It is strange to hear Deputy Mulherin state the Bill is a little premature when, four years ago to a week, the Tánaiste and Minister for Foreign Affairs and Trade, Deputy Gilmore, brought in a similar Bill containing specifically targets that Deputy Catherine Murphy has raised in her Bill. There was also a cross-party Bill, drafted by Deputy Gilmore, the Minister for Agriculture, Food and the Marine, Deputy Coveney, and the Minister, Deputy Hogan, which also contained targets.

Friends of the Earth has contacted us, as I am sure Members will be aware, stating that a climate change Bill with no targets would be laughable and it appears that is the line the Minister, Deputy Hogan, is taking. He does not seem to want to include targets. Perhaps we can get more clarity from Deputy Hogan on that. All four climate change Bills initiated in the Dáil since 2009, including the Bill being debated today, had an 80% target for 2050. This is the least Ireland must do by 2050. The European Council of EU leaders has already endorsed the target of 80% to 95%. Friends of the Earth makes the point that it is inconceivable that the Government would propose a Bill without targets and to do so while Ireland holds the Presidency of the European Union would be deeply embarrassing. The Bill is quite timely on the issue of targets on climate change and how we go about reaching them.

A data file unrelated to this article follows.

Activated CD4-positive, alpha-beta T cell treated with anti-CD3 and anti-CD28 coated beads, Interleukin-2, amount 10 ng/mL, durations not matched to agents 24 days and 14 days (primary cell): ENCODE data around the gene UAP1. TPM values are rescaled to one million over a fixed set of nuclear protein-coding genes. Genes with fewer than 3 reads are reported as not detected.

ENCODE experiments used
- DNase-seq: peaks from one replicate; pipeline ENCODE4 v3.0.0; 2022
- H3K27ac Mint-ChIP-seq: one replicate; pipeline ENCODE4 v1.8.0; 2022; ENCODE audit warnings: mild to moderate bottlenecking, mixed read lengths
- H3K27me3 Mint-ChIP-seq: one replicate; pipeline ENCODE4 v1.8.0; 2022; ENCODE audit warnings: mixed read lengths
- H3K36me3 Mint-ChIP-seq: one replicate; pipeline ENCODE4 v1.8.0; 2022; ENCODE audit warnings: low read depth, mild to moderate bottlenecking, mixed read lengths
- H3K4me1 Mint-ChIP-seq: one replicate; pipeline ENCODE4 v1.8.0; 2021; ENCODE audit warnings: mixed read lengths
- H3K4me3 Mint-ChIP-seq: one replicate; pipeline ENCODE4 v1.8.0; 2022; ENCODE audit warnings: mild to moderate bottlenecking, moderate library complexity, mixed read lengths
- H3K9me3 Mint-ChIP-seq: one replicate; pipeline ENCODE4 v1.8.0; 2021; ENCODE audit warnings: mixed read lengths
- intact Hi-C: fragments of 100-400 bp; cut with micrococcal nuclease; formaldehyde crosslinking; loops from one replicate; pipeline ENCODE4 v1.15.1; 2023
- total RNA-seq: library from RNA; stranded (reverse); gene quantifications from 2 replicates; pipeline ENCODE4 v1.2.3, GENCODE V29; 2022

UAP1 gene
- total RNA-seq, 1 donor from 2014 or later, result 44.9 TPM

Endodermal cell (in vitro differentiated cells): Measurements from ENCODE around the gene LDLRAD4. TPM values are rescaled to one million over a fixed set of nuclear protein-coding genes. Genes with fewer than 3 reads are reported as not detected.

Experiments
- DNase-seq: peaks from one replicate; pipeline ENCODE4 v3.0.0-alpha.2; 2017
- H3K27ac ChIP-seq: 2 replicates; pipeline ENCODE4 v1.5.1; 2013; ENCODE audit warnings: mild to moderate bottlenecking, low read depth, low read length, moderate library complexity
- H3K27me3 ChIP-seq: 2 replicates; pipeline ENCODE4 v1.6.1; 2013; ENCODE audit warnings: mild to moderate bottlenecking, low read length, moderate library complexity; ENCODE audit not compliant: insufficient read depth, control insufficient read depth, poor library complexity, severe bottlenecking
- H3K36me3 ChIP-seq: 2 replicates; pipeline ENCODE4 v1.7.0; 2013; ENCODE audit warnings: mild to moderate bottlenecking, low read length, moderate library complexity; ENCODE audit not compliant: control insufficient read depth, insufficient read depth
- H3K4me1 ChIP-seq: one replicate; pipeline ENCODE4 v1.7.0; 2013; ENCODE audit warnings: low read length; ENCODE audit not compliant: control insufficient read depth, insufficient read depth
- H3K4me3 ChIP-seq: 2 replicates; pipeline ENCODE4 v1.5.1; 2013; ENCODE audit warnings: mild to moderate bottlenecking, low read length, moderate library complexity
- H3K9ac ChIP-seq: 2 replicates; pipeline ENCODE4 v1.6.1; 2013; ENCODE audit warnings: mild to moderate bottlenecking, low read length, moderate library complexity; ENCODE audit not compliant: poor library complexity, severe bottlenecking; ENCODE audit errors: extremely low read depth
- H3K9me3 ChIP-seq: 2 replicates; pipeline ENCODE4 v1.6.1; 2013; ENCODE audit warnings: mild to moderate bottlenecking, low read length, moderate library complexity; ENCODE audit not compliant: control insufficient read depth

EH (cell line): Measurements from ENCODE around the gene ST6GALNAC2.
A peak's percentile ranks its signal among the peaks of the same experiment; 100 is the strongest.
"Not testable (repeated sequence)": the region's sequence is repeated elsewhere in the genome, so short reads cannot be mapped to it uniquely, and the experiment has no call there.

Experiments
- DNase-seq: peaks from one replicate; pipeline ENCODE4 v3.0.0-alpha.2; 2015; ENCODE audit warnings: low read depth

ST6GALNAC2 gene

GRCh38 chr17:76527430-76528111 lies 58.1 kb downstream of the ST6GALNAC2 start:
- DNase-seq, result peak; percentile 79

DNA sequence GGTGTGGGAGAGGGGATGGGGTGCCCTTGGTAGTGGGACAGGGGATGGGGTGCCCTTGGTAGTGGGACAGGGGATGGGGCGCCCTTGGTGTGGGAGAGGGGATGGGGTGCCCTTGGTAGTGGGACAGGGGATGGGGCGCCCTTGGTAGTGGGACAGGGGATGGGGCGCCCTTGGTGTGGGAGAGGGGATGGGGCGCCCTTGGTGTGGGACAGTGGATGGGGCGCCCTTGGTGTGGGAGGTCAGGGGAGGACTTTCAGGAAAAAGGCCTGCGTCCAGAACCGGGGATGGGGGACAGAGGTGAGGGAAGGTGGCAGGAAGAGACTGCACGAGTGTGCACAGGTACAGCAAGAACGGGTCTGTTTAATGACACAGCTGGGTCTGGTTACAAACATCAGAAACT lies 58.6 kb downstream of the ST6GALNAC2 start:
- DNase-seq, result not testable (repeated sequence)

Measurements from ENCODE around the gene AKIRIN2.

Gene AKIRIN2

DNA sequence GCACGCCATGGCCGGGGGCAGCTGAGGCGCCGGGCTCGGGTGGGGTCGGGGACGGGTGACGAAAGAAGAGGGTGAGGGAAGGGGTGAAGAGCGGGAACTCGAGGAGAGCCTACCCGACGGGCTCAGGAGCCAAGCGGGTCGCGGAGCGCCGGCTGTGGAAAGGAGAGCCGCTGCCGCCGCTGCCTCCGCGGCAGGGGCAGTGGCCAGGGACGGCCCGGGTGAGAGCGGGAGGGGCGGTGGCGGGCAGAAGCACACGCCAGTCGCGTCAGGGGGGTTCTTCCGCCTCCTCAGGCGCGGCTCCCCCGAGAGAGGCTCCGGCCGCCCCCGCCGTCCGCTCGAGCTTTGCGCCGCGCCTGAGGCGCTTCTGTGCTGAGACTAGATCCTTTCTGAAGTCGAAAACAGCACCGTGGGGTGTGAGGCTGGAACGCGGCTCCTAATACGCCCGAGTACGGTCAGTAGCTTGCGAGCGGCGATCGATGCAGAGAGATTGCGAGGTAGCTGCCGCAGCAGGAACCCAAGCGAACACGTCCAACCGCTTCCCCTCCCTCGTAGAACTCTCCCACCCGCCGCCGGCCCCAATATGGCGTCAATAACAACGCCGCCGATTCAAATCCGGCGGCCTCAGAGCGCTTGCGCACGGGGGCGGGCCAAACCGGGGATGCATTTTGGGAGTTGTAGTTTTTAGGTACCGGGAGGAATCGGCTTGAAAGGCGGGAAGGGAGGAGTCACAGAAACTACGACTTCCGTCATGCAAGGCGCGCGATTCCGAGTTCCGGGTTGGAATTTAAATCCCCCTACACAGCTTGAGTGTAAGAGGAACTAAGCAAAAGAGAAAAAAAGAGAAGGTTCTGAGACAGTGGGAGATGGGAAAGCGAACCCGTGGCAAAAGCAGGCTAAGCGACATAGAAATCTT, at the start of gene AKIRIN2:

If the Minister is aware of the following matter, perhaps he would refer to it in his response. I refer to the BER rating on the insulation of homes, both the interior and exterior, introduced in 2010 and the corresponding grants to encourage householders to insulate their homes, bring down carbon emissions and, obviously, use less energy. Anybody to whom I have spoken who has got this job done, in particular the external insulation, finds it efficient and effective. It has reduced their bills quite considerably and that can only be good in the context of reducing consumption of energy, particularly fossil fuels. What more can the Minister do in that regard? Householders get grants for such work. Whereas in the past replacement of a home's electricity box was done without charge, I note now this is being charged for. Such little changes are putting householders off going down the road of insulating their homes.